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The discussion opened with an introduction of Ms. Walsh, highlighting the active role she played in the Uniform Fiduciary Access to Digital Assets Act (UFADAA) as chair of the Uniform Law Commission’s Committee on Fiduciary Powers and Access to Digital Assets. A copy of the final act is included in the materials accompanying the presentation, and is also available on www.unifromlaws.org. Ms. Walsh commented that although the UFADAA proved difficult to draft, there is no doubt about the necessity for such an act. Digital assets are growing exponentially; however, as of the date of the presentation, only nine states have enacted legislation dealing with fiduciary access to digital assets. Ms. Walsh went on to comment that although nine states have enacted this legislation, only Delaware’s legislation is similar to UFADAA. In comparison, Connecticut, Idaho, Indiana, Louisiana, Oklahoma, Rhode Island, Nevada, and Virginia enacted limited legislation. Ms. Walsh also noted that most state probate codes do not mention digital assets, which are difficult to define.
Ms. Walsh went on to provide some background information on the Uniform Law Commission, including that the drafting process involved commissioners, observers, and advisors. Notably, Ms. Walsh provided that observers for the enactment of the UFADAA involved input from third parties in the business of digital assets, including representatives from Google.
Following the format of the printed materials, Ms. Walsh discussed the challenges involved in providing fiduciary access to digital assets. Several challenges were outlined in the discussion, including encryption, which may be more difficult for fiduciaries to circumvent than passwords, and terms of service agreements. However, Ms. Walsh commented that federal laws are the biggest impediment to providing fiduciaries with access to digital assets.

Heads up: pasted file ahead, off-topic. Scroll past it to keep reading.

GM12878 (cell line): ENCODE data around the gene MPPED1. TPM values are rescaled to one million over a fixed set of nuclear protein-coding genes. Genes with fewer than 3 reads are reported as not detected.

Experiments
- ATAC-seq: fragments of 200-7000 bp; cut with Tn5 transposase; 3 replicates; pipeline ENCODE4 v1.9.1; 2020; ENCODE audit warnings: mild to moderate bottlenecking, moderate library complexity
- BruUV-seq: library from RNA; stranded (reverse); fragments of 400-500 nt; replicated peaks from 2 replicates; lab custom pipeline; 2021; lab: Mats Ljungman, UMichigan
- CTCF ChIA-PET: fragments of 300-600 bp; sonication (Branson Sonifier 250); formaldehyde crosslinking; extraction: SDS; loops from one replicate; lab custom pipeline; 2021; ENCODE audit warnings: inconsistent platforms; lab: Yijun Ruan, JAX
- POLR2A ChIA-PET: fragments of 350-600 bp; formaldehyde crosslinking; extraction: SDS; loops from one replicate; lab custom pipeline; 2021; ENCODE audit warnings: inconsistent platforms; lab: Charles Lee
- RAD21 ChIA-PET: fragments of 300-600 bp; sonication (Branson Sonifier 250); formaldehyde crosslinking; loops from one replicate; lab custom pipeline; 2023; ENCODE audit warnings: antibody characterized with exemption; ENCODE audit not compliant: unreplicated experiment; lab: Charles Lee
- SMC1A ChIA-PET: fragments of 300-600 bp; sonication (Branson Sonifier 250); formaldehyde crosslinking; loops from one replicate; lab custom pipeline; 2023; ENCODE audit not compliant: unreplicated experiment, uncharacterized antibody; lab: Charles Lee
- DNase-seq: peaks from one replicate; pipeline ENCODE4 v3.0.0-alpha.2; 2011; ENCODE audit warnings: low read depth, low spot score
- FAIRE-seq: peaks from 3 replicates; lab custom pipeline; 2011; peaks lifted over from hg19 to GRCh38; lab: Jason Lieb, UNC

More specifically, the fourth amendment provides a strong expectation of privacy in a person’s home, and although networks accessed are not located in the home, there is still the same expectation of privacy. In response, Congress enacted the Stored Communications Act, which includes an exception allowing public communications providers to voluntarily disclose communications with the lawful consent of the sender, recipient, or intended recipient. Ms. Walsh stated that this exception does not expressly include fiduciaries, although there is evidence that senate may have intended for fiduciaries to be included. A state law or court order for a fiduciary’s request for such information should expressly provide that the fiduciary has lawful consent. Although, legislation enacted in Virginia provides parents of minors post-mortem access to electronic accounts. Ms. Walsh further discussed that the disclosure of non-content information, such as sender information or a subject line, is not prohibited by the SCA.
The presentation then turned to the topic of the need for estate planning documents to address digital assets. Ms. Walsh mentioned the potential for prosecutors to impose criminal liability against fiduciaries accessing digital accounts. In addition to criminal prosecution, civil damages may result. Ms. Walsh provided an example of a disagreement between two business partners that resulted in the aggrieved partner being awarded $450,000 as a result of the other business partner accessing an email account with a previously shared password.
Although terms of service agreements control the account holder and the custodian, Ms. Walsh pointed out that most people do not read these agreements carefully. As an example, Ms. Walsh provided the results of a recent study where several people consented to giving their first-born child in exchange for free Internet under the terms of a service agreement. Although terms of service agreements may prohibit the transfer of content, Section 8 of UFADAA renders boilerplate provisions in terms of service agreements void against public policy. As such, an affirmative election to prohibit a fiduciary from the same authority as the account holder is required. Ms. Walsh also commented that a similar affirmative election must be made for choice of law clauses into a jurisdiction prohibiting access under state law.
As mentioned above, Ms. Walsh expressed that there was some difficulty in defining digital assets. Although the committee began with a laundry list of items for the definition, the definition as drafted is short and allinclusive. However, the definition does not include ownership of the underlying asset.